Mining companies risk competitive edge without more women on board

Women often prove better at operating heavy equipment on mine sites than men.

Women often prove better at operating heavy equipment on mine sites than men.

13th April 2015

By: Simon Rees

Creamer Media Correspondent


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TORONTO ( – Canadian mining companies should have more women on their boards to sharpen their competitive edge, increase diversity and boost creativity, Patrice Merrin told an audience at the Women in Mining Toronto branch last week.

Among her many roles, Merrin was currently a corporate director on the boards of Glencore, Stillwater Mining and Novadaq Technologies. She was also a former president and CEO of Luscar and former executive VP and COO of Sherritt International.

If the industry remained recalcitrant, in Ontario at least, the playing field should be levelled with the introduction of quotas.

“I am in favour of quotas as of 2018, if people do not shape up and increase the percentages in the boardroom. To an extent, I say that out of impatience and exasperation because this is not a supply problem [of notable candidates],” Merrin explained.

Her argument reflected the wider discussion for improved female representation on boards, with many seeking a minimum level of 30%. However, there is debate on how best to achieve this, whether through voluntary programmes or through fixed quotas.

As a comparison, Merrin highlighted how the mining industry lags other sectors, including consumer products and financial services, which currently had between 40% and 45% boardroom representation. 

Finding and advancing the best and brightest female talent was important because it served the best interests of the company and, through this, the company’s stakeholders. “And management should always work in the interest of the company and its stakeholders,” Merrin noted, adding that she wanted stakeholders to know that "we’re paying attention to get the brightest people with the best ideas and that the DNA of our business is robust and sustainable”.

In tandem with advancing female representation in the boardroom, more needed to be done in building up the pool of available female talent elsewhere in companies.

Women often left the industry early, citing poor managerial motivation and limited opportunities. To mitigate this, companies needed to improve attention to details and be aware of potential latent biases. As an example, Merrin quoted a research study that explored the language used in employment references, which noted a significant drop in the level of pro-active adjectives or stand-out phrases for women compared with men.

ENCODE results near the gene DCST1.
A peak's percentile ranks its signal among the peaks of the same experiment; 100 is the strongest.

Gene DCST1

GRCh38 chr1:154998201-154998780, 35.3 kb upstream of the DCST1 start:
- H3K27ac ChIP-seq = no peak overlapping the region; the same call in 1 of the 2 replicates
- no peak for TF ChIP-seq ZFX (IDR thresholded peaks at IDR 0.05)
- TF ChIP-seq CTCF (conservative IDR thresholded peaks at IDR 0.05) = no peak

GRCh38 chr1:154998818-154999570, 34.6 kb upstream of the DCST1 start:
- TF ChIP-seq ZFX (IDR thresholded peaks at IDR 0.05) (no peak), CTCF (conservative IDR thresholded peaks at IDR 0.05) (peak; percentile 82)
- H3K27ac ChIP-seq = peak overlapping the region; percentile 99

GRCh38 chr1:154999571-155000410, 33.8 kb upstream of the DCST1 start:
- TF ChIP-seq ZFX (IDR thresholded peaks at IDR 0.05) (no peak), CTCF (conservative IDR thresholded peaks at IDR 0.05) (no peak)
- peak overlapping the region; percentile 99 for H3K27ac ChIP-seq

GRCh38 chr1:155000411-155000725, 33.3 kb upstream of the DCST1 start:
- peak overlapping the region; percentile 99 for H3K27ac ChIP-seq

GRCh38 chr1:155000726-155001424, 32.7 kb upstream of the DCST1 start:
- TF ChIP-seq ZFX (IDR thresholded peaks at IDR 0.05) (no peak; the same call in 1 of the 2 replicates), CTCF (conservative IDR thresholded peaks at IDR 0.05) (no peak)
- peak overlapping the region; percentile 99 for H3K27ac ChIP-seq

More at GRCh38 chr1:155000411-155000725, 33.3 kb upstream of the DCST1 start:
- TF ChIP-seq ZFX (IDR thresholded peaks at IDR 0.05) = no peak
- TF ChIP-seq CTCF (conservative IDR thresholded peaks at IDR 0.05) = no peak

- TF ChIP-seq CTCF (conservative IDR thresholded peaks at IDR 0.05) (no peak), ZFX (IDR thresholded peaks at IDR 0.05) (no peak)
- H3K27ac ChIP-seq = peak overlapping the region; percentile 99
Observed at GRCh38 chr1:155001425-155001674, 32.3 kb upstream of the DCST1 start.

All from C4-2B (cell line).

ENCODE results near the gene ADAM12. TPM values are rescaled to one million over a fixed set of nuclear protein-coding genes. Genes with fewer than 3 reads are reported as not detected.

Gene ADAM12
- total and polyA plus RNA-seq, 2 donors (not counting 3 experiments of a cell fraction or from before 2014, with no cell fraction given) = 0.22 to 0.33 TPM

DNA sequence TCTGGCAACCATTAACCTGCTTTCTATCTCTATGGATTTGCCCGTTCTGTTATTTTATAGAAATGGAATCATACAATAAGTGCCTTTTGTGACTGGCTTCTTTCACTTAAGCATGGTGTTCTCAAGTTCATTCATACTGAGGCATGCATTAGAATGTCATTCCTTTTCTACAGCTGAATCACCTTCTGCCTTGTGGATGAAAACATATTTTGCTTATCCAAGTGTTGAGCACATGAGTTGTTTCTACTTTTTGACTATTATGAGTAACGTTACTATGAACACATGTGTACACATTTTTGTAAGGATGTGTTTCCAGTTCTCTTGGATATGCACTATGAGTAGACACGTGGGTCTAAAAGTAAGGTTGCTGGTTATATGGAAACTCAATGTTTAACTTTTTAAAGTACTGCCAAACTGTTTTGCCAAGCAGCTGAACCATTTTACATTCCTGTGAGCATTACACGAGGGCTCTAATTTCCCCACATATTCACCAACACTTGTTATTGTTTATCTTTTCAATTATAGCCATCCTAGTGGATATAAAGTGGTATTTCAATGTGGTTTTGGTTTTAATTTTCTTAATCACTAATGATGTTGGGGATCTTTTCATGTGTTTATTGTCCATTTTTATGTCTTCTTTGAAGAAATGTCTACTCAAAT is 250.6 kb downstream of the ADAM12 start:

Companies also needed to consider the day-to-day workings of their organisation, such as the way meetings were run or how agendas were tabled, with greater thought given to interaction between staff and how to build successful teams. “Pay attention at all levels; we must be more deliberate and take care in a world where talent means a competitive advantage,” she added.

The lack of female presence also deprived a company of heterogeneity and creativity. Without this there was the risk of homogeneity, singularity and blinkered thinking. Diversity also enhanced the odds of positive outcomes, including those that might come as a surprise. As an example, Merrin highlighted that women often proved better at operating heavy equipment on mine sites than men.

More creativity was also needed in fostering expertise and allowing both men and women to find opportunities outside their initial comfort zones. Allowing for the cross-pollination of talent could also involve hiring people with different backgrounds such as liberal arts graduates.

Dovetailing into this, improved on-the-job training and work experience should be considered for all members of staff. “Change up the Rubik’s cube of who does what and who gets exposure to things. For instance, I don’t know why we don’t do more trailing, so let someone trail a comptroller or an [information technology] IT person. And why not have an IT person down at the coal face?” she asked.

In terms of personnel development, Merrin stressed that the world was inherently unfair and that individuals needed to adapt. However, a person could improve their opportunities and working lives by staying motivated and by being their own best advocate.

“And if you’re a person who feels they’re not being noticed or recognised, then you should figure out how to have difficult conversations and be articulate in doing so,” she added. “Tell your own narrative.”

People should also avoid thinking about their careers in a linear manner, whereby they try to move from A to B with a set formula in mind. Instead, Merrin stressed the importance of seizing random opportunities and “free ranging” in a career. 

“Be open to randomness because, in mining, women are still part of the surprise – we are part of the upside and we are everything this business needs: renewal, heterogeneity, robustness, randomness, better imagination and better thinking,” she enthused.

Edited by Henry Lazenby
Creamer Media Deputy Editor: North America



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